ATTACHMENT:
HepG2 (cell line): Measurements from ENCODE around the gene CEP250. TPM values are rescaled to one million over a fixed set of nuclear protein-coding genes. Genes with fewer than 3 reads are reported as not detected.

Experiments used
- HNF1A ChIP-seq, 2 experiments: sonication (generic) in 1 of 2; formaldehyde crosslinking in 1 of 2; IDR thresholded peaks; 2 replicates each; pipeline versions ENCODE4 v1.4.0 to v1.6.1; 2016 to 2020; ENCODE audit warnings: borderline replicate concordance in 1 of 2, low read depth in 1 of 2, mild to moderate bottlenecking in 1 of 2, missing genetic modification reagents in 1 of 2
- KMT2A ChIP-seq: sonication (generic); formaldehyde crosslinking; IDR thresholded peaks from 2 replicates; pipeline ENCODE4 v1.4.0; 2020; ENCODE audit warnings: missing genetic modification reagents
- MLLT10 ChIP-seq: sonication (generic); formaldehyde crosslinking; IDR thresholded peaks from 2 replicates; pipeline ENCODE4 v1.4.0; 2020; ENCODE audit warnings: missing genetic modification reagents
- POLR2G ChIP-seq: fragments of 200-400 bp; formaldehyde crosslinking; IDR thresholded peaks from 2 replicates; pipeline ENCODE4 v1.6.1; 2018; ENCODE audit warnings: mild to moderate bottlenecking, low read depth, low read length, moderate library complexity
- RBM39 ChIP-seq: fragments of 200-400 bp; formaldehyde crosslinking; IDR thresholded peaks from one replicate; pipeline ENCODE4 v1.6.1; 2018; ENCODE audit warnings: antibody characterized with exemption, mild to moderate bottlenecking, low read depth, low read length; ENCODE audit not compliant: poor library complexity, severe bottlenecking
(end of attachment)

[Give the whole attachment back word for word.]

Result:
HepG2 (cell line): Measurements from ENCODE around the gene CEP250. TPM values are rescaled to one million over a fixed set of nuclear protein-coding genes. Genes with fewer than 3 reads are reported as not detected.

Experiments used
- HNF1A ChIP-seq, 2 experiments: sonication (generic) in 1 of 2; formaldehyde crosslinking in 1 of 2; IDR thresholded peaks; 2 replicates each; pipeline versions ENCODE4 v1.4.0 to v1.6.1; 2016 to 2020; ENCODE audit warnings: borderline replicate concordance in 1 of 2, low read depth in 1 of 2, mild to moderate bottlenecking in 1 of 2, missing genetic modification reagents in 1 of 2
- KMT2A ChIP-seq: sonication (generic); formaldehyde crosslinking; IDR thresholded peaks from 2 replicates; pipeline ENCODE4 v1.4.0; 2020; ENCODE audit warnings: missing genetic modification reagents
- MLLT10 ChIP-seq: sonication (generic); formaldehyde crosslinking; IDR thresholded peaks from 2 replicates; pipeline ENCODE4 v1.4.0; 2020; ENCODE audit warnings: missing genetic modification reagents
- POLR2G ChIP-seq: fragments of 200-400 bp; formaldehyde crosslinking; IDR thresholded peaks from 2 replicates; pipeline ENCODE4 v1.6.1; 2018; ENCODE audit warnings: mild to moderate bottlenecking, low read depth, low read length, moderate library complexity
- RBM39 ChIP-seq: fragments of 200-400 bp; formaldehyde crosslinking; IDR thresholded peaks from one replicate; pipeline ENCODE4 v1.6.1; 2018; ENCODE audit warnings: antibody characterized with exemption, mild to moderate bottlenecking, low read depth, low read length; ENCODE audit not compliant: poor library complexity, severe bottlenecking